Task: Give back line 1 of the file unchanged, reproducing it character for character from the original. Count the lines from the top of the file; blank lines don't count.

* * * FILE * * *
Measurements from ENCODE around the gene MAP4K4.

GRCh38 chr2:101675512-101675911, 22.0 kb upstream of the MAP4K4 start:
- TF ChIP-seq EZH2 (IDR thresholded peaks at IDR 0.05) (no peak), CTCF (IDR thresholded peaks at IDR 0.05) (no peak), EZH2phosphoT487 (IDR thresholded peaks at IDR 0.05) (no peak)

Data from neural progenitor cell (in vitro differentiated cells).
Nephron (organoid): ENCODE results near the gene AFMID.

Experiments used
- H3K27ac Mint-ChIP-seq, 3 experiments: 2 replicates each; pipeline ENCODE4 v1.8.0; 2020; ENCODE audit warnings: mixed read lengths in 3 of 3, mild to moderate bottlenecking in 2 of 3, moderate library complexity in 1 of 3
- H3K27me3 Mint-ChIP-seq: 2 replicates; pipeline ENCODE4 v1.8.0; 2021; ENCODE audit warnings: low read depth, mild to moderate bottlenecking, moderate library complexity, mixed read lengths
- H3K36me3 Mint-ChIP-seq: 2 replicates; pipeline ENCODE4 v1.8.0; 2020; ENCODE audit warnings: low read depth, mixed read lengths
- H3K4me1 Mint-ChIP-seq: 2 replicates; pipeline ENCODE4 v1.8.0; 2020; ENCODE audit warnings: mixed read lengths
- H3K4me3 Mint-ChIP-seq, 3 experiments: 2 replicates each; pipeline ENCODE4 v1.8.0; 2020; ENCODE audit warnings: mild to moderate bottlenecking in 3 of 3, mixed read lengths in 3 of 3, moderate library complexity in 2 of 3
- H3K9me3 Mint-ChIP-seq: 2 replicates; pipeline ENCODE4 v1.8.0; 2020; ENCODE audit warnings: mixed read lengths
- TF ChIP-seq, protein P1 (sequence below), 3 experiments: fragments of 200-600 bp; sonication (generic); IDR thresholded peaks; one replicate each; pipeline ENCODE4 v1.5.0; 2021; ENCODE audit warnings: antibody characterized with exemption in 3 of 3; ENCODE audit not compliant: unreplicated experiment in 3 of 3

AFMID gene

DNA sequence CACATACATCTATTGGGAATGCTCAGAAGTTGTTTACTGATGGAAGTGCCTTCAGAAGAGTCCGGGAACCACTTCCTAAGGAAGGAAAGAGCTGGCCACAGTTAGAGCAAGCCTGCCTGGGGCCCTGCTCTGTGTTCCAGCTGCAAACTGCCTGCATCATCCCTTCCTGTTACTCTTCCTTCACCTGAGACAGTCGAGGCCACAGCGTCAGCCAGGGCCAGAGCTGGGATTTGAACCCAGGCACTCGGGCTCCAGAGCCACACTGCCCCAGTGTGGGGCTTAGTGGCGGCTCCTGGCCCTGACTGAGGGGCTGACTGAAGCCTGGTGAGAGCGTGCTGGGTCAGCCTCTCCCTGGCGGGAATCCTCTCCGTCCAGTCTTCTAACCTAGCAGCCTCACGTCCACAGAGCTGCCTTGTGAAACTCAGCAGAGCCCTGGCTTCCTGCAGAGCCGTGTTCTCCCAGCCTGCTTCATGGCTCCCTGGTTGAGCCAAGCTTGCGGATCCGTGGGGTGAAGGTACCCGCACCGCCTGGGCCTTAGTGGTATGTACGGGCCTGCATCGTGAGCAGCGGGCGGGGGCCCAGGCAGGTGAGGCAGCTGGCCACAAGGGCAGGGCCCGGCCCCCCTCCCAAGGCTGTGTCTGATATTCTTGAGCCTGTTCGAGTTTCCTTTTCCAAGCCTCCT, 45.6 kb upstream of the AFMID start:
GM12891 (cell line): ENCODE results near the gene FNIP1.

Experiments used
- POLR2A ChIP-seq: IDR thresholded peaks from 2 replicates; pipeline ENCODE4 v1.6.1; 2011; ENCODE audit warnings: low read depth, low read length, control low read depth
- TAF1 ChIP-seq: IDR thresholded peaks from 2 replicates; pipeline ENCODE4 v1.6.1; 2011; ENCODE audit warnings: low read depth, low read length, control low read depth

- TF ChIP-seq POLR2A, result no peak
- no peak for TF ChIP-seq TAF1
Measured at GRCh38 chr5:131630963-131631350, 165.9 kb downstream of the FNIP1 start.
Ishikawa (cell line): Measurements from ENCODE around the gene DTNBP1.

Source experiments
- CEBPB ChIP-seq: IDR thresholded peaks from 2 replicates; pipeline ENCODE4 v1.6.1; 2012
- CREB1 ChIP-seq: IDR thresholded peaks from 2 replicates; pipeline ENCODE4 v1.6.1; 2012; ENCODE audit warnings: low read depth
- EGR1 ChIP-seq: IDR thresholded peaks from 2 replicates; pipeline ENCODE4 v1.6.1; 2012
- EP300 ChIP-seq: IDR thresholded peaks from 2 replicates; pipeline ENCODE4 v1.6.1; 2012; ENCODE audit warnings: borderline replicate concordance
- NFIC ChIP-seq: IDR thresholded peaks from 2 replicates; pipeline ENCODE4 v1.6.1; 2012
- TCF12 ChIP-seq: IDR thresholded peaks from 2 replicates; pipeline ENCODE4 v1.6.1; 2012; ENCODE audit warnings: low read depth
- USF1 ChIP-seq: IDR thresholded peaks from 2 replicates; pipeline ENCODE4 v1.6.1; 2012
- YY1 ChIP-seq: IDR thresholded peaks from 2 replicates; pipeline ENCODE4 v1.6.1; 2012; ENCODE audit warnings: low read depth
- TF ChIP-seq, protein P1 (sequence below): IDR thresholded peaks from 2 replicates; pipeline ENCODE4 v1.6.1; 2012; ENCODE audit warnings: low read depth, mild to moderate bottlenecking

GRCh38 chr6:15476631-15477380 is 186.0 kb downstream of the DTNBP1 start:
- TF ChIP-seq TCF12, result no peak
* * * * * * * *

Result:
Measurements from ENCODE around the gene MAP4K4.